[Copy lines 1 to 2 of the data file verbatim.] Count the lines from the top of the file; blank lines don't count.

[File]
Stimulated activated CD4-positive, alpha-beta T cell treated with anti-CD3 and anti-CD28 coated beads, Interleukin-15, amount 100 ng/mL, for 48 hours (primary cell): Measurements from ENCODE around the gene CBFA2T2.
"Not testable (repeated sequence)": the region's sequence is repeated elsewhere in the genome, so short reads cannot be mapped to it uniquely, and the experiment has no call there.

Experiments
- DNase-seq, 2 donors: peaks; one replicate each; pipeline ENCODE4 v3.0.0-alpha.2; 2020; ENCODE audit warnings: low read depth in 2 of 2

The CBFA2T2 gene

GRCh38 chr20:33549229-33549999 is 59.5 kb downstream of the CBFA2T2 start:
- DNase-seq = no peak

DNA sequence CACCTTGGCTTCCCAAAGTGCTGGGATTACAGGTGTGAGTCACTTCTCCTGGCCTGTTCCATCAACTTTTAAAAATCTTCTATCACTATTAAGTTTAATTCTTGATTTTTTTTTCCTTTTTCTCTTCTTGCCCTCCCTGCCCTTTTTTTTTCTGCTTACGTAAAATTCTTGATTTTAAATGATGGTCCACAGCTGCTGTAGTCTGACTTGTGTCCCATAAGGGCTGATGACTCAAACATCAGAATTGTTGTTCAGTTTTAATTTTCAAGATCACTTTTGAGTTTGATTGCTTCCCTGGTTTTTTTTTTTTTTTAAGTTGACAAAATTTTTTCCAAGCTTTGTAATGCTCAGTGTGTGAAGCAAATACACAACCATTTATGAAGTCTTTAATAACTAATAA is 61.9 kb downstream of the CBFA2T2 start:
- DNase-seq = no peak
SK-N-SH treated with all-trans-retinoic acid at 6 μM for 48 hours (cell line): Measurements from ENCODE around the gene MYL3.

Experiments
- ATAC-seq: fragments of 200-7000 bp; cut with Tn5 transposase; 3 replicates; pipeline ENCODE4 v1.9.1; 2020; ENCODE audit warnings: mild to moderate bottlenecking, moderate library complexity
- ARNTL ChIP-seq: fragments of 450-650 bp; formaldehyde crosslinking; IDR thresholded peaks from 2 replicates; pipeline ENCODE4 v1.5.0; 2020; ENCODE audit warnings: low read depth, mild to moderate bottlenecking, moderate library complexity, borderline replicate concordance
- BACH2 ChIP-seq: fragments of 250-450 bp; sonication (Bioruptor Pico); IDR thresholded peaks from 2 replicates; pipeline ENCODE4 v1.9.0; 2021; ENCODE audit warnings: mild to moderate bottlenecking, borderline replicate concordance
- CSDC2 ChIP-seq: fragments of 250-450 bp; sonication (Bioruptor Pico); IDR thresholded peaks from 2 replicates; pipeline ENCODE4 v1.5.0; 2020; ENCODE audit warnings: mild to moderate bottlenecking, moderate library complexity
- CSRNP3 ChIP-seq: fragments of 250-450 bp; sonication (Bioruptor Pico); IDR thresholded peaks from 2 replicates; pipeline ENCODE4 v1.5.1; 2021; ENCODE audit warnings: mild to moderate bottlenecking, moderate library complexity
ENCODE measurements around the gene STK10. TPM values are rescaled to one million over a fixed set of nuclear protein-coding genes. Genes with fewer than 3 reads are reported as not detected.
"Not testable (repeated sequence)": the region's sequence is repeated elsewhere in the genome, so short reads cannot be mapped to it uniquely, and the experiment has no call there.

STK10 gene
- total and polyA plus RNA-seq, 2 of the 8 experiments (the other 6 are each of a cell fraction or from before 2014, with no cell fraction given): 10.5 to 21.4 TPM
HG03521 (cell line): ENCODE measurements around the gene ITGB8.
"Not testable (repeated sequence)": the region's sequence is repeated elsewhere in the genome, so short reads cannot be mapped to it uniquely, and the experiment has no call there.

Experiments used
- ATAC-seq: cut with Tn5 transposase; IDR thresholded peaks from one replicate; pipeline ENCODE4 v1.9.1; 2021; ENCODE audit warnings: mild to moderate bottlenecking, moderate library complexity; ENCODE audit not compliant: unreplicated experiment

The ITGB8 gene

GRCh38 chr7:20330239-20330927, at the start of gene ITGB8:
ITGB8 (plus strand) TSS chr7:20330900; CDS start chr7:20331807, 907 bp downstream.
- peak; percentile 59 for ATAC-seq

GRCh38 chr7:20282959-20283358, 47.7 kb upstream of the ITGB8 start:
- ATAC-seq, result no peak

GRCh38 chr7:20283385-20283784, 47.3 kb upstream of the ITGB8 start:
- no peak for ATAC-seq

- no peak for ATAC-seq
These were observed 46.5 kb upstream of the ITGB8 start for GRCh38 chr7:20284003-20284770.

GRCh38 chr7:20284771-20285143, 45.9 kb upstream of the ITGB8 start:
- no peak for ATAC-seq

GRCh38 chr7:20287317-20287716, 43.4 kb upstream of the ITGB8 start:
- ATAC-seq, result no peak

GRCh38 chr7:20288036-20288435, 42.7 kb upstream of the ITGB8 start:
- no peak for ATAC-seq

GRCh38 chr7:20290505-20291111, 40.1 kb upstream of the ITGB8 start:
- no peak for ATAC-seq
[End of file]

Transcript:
Stimulated activated CD4-positive, alpha-beta T cell treated with anti-CD3 and anti-CD28 coated beads, Interleukin-15, amount 100 ng/mL, for 48 hours (primary cell): Measurements from ENCODE around the gene CBFA2T2.
"Not testable (repeated sequence)": the region's sequence is repeated elsewhere in the genome, so short reads cannot be mapped to it uniquely, and the experiment has no call there.